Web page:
At 7 p.m. on November 3, Election Night '98, Erick Tombre, press secretary for Democratic congressional hopeful Dusty Deschamps, looked something like an expectant father as he paced Missoula's Union Club, where local Dems gather each election to watch the returns. After months of uphill battle against incumbent Republican Rep. Rick Hill, Tombre held out hope he might see the advent of something wonderful.
"I'm cautiously optimistic," he said. "Nervous, but optimistic."
By midnight, as the last stragglers of an jam-packed Democratic party wandered out of the bar, Tombre looked more than a little bereft as he stood by his candidate. "I guess I start looking for a job tomorrow," he said. "Got anything at the Independent?"
Despite a late push and early returns that had the Union Club crowd cheering, Deschamps' upset bid against incumbent Rep. Rick Hill, a Republican, fell short. On a night when Democrats across the country connected with their target voters to score victory after victory, the veteran Missoula County Attorney failed to cobble together a majority.
The defeat raises the question of the Democratic Party's viability in a state that, despite its reputation as a GOP stronghold, is full of unpredictable voters. In Missoula, some liberal partisans wondered if the party's national wing had done all it could have.
In particular, they wondered where was Montana's Sen. Max Baucus, a Democrat, as Deschamps ran hard down the stretch. Baucus' people say he campaigned for Deschamps and many of the party's legislative candidates.
The party faithful say Baucus' efforts were key in contests around the state. And, just maybe, Baucus' relative invisibility in Missoula can be credited to Deschamps' strength on his home turf, where he's held elected office for nearly 30 years.
Republican Sen. Conrad Burns stumped for Hill, as did House Speaker Newt Gingrich. Even though the national media branded Hill vulnerable, last-minute appeals from President Bill Clinton to the Dems national base did little to help Deschamps.
Burns' press secretary, Matt Raymond, says his boss' efforts were nothing out of the ordinary, noting that amongst the GOP Hill never seemed to be a full-on certainty. "We knew for a long time that it'd be closer than anyone expected," he says. "Frankly, we were wondering what planet some of the polls were being taken on."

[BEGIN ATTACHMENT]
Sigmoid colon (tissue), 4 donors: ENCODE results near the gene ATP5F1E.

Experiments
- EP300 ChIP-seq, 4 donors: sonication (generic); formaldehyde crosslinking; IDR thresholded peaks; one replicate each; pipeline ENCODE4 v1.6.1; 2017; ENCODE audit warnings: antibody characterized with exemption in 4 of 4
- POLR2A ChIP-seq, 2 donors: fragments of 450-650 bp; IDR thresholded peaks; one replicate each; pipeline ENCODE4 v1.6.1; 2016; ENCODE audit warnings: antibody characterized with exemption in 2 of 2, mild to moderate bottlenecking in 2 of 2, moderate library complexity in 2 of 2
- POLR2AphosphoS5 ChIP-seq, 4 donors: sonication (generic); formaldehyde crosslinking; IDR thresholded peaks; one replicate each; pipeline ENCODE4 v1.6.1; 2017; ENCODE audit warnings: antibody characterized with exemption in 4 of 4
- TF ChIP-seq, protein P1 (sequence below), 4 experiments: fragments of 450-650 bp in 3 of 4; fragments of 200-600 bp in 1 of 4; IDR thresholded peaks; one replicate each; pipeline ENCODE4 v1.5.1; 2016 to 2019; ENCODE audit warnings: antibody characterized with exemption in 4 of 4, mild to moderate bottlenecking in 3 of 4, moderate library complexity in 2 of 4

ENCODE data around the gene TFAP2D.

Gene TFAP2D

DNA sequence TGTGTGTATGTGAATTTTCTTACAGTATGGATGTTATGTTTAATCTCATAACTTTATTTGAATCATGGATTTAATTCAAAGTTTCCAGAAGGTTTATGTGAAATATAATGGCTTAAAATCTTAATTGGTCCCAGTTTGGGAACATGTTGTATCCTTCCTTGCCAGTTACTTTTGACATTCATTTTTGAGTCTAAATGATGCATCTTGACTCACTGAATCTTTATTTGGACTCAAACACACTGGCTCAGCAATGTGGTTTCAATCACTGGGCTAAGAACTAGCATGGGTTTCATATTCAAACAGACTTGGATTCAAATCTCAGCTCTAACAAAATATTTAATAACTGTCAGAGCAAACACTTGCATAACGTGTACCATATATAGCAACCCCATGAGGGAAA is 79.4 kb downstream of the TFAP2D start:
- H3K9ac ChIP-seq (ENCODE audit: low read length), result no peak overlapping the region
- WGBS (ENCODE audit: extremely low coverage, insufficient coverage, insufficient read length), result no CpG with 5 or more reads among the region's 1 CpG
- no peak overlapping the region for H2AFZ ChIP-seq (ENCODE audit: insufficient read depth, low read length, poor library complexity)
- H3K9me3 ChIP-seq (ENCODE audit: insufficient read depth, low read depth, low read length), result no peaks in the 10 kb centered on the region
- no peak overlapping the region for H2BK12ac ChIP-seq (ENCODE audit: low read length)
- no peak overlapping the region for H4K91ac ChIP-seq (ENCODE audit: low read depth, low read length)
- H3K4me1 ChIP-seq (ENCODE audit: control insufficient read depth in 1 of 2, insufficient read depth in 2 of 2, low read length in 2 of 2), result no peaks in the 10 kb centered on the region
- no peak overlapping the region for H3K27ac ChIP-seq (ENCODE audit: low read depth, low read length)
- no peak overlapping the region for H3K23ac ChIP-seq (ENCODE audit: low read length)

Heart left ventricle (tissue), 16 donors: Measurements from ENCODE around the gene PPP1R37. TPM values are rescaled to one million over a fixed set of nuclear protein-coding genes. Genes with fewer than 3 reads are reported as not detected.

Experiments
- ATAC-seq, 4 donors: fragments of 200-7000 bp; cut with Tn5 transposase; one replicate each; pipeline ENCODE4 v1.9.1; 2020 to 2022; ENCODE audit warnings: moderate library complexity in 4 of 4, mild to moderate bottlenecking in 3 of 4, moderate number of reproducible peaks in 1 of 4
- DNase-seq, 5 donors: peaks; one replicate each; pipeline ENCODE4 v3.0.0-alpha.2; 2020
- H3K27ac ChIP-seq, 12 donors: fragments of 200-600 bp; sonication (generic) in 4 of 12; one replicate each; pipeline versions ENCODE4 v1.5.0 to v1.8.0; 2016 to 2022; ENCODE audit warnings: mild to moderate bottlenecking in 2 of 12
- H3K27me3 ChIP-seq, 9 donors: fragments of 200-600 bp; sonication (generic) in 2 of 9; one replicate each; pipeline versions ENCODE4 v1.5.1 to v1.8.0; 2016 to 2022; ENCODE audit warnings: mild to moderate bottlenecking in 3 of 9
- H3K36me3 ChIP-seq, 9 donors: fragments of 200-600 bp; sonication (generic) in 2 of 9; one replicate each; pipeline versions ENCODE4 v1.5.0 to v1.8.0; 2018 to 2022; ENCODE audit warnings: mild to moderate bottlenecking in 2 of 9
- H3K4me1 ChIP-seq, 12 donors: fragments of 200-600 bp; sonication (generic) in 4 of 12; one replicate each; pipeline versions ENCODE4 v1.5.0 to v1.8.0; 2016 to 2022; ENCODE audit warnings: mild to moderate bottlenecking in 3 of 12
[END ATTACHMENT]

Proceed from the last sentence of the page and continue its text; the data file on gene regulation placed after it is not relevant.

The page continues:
With Republican flacks like Raymond acknowledging that victory in Montana isn't a foregone conclusion, the ball seems to be in the opposition's court. Some Missoula Democrats say old coalitions must be revived.
Locally, divisions between progressives and more traditional, conservative Democrats healed temporarily as campaigns implored voters to turn out. To hear candidates and operatives tell it, state and local races turned on bare-knuckled machine politics. As union members, blacks and Hispanics turned out across the country, Garden City lefties focused on energizing similarly sympathetic, sometimes apathetic voters.
In Missoula, poll watchers and phone calls turned out droves of working-class voters; a big push from the University of Montana student government, led by Democrat Barrett Kaiser, pulled in a record turnout in traditionally anemic campus precincts.
"There was a lot of energy put into the Northside and Westside neighborhoods," says New Party organizer Ande Clark. The New Party, a decidedly left-of-center PAC, has frequently found itself at odds with traditional Democrats. This year, the group stayed in the background, offering manpower to the mainstream party but declining to endorse candidates.
"The election judges at all the polling stations I went to were talking about how heavy the numbers were," adds Clark, who marshaled volunteers for a number of Democrats.
Missoula's results testified to successful grunt work. Progressives Gail Gutsche and Ron Erickson stormed home in state House races, easily beating 18-year-old Republican Jon Williams and arch conservative Lynn Link, respectively. Veteran Democrats Carolyn Squires, Carol Williams and Linda McCulloch all capitalized on heavy voting as well.